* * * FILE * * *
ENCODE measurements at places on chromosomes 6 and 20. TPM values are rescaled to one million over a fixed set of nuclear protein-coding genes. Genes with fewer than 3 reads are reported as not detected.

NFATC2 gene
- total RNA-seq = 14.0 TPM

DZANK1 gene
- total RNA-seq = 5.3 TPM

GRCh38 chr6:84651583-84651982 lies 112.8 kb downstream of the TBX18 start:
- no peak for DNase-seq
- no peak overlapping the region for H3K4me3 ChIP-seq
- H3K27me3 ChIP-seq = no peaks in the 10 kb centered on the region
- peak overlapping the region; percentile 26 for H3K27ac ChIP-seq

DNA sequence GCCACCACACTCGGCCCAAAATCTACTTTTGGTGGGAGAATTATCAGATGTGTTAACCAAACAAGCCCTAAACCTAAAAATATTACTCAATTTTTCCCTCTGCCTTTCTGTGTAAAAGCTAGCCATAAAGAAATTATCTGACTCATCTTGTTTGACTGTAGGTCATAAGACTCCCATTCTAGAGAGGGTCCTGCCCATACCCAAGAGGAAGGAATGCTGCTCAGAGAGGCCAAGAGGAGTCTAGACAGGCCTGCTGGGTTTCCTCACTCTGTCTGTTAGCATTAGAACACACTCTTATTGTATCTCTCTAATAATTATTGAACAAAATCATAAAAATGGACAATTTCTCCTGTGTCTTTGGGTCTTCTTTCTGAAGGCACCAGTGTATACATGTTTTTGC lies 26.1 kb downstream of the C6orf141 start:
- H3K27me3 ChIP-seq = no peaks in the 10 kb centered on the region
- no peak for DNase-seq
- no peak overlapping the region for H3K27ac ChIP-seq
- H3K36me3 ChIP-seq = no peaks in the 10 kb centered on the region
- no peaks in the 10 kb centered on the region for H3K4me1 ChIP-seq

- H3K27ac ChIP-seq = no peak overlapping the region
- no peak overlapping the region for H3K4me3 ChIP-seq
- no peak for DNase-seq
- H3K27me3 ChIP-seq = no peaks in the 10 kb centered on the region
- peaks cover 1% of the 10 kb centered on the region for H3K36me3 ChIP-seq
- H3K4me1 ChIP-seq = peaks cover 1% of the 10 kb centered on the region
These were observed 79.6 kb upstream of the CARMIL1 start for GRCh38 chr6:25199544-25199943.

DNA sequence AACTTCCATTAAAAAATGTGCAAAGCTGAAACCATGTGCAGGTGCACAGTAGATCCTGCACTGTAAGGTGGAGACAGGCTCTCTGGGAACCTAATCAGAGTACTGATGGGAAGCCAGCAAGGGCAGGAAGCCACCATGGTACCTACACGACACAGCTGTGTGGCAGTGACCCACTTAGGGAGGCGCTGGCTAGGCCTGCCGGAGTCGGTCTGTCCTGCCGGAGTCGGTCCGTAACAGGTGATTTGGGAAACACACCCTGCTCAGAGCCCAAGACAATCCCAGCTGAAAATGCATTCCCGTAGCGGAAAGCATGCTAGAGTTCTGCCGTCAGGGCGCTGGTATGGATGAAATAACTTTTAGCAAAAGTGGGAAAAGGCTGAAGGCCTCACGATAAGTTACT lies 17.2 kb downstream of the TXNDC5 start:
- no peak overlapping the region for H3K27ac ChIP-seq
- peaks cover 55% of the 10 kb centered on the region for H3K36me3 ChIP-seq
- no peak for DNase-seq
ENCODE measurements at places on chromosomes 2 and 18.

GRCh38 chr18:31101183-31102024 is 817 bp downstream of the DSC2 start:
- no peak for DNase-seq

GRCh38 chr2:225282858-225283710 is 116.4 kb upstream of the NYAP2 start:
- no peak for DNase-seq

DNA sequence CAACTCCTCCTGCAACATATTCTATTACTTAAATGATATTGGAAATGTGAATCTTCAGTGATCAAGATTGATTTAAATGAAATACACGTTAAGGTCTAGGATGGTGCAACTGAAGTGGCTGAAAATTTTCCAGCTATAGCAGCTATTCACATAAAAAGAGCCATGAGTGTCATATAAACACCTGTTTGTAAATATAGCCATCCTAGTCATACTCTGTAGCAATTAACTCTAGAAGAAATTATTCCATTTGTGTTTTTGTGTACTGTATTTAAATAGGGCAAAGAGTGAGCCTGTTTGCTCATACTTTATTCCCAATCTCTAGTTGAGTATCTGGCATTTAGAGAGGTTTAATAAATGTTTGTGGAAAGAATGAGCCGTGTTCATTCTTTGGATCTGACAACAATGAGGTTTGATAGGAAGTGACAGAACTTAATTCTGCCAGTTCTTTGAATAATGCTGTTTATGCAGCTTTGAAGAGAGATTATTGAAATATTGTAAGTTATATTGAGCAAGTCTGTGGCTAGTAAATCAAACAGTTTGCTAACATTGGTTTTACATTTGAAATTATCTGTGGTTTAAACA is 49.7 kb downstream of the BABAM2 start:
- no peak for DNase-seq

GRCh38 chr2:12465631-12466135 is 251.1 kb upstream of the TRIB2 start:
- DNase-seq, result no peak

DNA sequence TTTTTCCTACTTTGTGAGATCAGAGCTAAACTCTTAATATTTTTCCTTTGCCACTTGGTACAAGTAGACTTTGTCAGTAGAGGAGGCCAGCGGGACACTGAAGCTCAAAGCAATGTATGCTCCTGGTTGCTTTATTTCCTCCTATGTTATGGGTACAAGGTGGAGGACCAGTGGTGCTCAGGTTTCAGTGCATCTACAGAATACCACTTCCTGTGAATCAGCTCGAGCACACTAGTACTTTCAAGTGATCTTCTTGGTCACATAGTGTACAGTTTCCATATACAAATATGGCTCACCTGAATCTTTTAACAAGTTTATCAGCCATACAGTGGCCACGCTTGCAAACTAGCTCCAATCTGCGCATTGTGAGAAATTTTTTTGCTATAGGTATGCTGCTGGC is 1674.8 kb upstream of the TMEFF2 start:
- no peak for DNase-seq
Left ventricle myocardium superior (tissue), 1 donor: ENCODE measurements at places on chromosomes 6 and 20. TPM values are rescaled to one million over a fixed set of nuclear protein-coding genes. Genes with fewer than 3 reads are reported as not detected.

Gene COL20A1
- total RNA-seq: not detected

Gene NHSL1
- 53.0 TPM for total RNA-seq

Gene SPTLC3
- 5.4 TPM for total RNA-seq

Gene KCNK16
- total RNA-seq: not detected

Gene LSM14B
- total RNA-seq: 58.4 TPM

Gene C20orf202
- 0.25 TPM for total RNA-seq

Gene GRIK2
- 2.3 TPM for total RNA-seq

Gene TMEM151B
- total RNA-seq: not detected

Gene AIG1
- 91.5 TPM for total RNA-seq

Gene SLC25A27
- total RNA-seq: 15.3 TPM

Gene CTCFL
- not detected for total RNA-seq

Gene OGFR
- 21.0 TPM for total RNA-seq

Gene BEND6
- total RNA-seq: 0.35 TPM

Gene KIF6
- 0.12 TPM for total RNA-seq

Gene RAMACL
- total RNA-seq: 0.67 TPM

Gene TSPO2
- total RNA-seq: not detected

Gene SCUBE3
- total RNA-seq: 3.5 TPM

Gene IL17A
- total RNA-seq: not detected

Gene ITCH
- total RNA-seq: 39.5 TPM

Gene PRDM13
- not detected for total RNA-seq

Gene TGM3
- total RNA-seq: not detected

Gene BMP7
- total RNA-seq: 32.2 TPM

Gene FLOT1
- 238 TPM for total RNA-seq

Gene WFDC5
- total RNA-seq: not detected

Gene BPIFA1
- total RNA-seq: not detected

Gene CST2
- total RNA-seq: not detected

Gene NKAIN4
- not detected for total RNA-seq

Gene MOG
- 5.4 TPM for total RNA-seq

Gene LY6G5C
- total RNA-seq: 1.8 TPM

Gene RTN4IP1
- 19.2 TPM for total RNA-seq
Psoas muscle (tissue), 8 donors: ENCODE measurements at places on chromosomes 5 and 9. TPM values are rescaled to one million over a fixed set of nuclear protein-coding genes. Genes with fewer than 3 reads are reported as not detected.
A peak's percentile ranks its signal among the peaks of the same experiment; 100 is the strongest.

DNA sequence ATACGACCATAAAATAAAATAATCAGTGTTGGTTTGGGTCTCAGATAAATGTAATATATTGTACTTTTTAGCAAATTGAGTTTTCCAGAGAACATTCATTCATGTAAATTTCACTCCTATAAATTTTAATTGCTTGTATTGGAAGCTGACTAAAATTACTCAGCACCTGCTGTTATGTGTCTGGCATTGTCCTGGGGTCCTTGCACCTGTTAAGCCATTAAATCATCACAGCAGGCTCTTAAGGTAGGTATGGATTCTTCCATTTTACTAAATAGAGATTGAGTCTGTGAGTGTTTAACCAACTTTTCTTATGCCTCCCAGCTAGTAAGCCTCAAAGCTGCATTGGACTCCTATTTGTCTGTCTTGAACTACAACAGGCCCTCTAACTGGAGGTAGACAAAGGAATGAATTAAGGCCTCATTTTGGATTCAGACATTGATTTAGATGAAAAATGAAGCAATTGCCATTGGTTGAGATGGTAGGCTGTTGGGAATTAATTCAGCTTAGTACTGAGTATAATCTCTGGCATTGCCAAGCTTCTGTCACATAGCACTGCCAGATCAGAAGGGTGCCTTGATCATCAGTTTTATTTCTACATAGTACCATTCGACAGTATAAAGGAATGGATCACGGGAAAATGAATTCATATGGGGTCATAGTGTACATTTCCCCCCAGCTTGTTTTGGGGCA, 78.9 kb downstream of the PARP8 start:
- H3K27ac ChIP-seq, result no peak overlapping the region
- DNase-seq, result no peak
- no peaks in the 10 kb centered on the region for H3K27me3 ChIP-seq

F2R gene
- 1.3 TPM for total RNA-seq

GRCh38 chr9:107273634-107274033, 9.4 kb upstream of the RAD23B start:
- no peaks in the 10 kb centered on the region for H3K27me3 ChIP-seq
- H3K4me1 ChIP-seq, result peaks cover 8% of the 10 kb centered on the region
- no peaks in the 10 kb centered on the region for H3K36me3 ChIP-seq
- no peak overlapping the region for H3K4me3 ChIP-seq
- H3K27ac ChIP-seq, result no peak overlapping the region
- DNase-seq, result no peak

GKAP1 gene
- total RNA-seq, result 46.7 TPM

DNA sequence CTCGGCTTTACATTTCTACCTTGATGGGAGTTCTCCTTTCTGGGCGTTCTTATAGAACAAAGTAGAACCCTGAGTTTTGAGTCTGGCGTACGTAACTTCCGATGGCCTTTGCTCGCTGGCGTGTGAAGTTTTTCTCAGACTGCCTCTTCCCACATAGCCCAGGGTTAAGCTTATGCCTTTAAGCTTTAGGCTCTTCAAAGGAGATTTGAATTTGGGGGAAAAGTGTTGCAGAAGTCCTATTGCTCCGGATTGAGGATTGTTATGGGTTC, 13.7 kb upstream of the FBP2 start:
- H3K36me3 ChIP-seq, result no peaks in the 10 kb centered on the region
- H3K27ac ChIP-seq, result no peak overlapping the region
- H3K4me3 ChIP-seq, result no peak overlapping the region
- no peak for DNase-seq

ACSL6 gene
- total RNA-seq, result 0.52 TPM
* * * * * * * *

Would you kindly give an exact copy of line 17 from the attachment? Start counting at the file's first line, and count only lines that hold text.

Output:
- H3K27ac ChIP-seq = no peak overlapping the region